Ohio Rep. Gross Introduces Bill Banning Discrimination Based on Vaccine Status

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Sixteen Republican state lawmakers have backed a bill that would bar discrimination against Ohio residents who have not received the coronavirus vaccine.

The bill, known as House bill 248, was introduced by Rep. Jennifer Gross (R-52-West Chester) on Tuesday. The Vaccine Choice & Anti-Discrimination Act protects those who decline any vaccine from discrimination by “all entities in the state of Ohio.”

“There are eleven and a half million people in Ohio,” Gross said in a statement. “Many people across the state may be likely to decline vaccines like the COVID-19 vaccine for conscientious, religious, or medical reasons. Without the exemption provisions this bill provides, the notion of a vaccine passport could easily lead to a class system in Ohio where segregation and discrimination will proliferate.”

Gross noted that, as a nurse practitioner, she supports the use of vaccines .

COVID-19 vaccinations have become increasingly available in Ohio, with residents ages 16 years old and older becoming eligible to receive the vaccine on March 29. Nearly 4 million residents have received at least one dose of a vaccine, totaling more than 33 percent of Ohians, according to data form the Ohio Department of Health.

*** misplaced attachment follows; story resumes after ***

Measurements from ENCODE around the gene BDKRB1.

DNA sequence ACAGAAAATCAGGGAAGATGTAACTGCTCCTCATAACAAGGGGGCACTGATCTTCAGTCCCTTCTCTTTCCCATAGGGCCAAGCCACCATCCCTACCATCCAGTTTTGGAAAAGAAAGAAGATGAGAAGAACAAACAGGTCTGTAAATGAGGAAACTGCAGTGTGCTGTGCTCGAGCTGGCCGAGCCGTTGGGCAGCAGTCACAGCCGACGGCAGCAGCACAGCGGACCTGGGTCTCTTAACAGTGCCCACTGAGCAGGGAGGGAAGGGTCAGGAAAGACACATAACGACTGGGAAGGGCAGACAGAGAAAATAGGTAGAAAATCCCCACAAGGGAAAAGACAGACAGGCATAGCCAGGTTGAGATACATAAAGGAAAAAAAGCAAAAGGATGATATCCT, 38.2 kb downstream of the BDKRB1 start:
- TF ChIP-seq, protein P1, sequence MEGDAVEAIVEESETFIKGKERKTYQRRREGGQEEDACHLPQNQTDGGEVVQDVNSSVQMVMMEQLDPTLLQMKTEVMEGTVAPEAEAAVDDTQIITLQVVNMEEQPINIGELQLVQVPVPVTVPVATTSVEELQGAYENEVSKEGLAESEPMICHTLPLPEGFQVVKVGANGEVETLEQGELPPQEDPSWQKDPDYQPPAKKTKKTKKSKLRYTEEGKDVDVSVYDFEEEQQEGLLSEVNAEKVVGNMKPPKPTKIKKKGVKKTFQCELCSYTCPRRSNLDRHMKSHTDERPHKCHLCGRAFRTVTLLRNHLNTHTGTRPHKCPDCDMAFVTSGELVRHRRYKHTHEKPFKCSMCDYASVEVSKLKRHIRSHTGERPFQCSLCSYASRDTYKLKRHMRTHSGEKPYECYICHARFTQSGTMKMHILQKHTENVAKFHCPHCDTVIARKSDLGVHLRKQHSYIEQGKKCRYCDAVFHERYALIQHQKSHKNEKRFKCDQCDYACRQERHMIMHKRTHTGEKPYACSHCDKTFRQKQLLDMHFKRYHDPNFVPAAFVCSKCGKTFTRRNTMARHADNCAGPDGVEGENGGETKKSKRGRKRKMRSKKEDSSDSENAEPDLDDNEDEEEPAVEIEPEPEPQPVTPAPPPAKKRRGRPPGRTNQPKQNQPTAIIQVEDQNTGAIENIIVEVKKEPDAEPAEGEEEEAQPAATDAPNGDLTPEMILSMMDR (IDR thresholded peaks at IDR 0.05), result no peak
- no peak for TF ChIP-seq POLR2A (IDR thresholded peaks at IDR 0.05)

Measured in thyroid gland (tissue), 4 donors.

Republicans have previously moved to prevent discrimination based on vaccine status.

Last week, Rep. Al Cutrona (R-59-Canfield) announced that he plans to introduce legislation that would ban vaccine “passports” in the state.

“Ohioans are encouraged to take the COVID-19 vaccine for the health and well-being of themselves and others,” Cutrona said in a statement last week. “However, a vaccine should not be mandated or required by our government for our people to integrate back to a sense of normalcy. We’ve had restrictions on our freedoms for over a year and more restrictions or mandates are not the answer to every issue related to COVID-19.”

Gross echoed Cutrona’s sentiments on freedoms, saying that legislators “have a responsibility to protect our citizens from government overreach.”

“This is a matter of freedom,” Gross said. “The purpose of this legislation is to allow people to choose to do what they feel is best for their own body and protect individuals from any consequences or hardships for choosing one way or the other.”

Gross’s legislation can be tracked here.

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Jordyn Pair is a reporter with The Ohio Star. Follow her on Twitter at @JordynPair

 

 

 

 

 

 

 

 

 

 

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